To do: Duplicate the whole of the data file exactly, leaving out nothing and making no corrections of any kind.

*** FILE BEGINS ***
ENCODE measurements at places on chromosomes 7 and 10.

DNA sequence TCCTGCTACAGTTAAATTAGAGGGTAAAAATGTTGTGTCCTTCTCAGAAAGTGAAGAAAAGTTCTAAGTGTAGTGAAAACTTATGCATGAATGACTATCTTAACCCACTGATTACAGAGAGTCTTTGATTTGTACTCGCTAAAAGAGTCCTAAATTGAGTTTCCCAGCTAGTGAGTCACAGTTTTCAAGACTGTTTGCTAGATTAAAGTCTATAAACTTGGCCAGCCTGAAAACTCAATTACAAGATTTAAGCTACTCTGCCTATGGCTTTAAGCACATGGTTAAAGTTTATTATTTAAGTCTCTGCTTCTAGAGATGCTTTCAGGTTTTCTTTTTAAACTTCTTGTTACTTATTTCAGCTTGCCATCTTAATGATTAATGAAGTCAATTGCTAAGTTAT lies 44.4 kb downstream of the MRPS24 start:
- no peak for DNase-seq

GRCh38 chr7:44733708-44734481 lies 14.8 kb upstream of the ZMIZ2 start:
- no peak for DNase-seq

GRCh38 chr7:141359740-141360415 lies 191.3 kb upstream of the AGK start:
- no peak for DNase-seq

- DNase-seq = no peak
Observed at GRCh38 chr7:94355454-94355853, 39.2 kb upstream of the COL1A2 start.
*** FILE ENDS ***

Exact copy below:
ENCODE measurements at places on chromosomes 7 and 10.

DNA sequence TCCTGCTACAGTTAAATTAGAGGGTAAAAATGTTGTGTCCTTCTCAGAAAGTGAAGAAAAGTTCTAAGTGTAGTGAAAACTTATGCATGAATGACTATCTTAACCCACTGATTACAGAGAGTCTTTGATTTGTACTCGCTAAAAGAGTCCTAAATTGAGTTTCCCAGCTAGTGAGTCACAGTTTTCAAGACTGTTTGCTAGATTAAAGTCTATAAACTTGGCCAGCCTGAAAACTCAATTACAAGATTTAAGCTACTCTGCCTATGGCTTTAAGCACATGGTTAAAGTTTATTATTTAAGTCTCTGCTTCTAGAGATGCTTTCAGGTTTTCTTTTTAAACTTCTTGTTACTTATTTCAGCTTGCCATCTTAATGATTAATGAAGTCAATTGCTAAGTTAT lies 44.4 kb downstream of the MRPS24 start:
- no peak for DNase-seq

GRCh38 chr7:44733708-44734481 lies 14.8 kb upstream of the ZMIZ2 start:
- no peak for DNase-seq

GRCh38 chr7:141359740-141360415 lies 191.3 kb upstream of the AGK start:
- no peak for DNase-seq

- DNase-seq = no peak
Observed at GRCh38 chr7:94355454-94355853, 39.2 kb upstream of the COL1A2 start.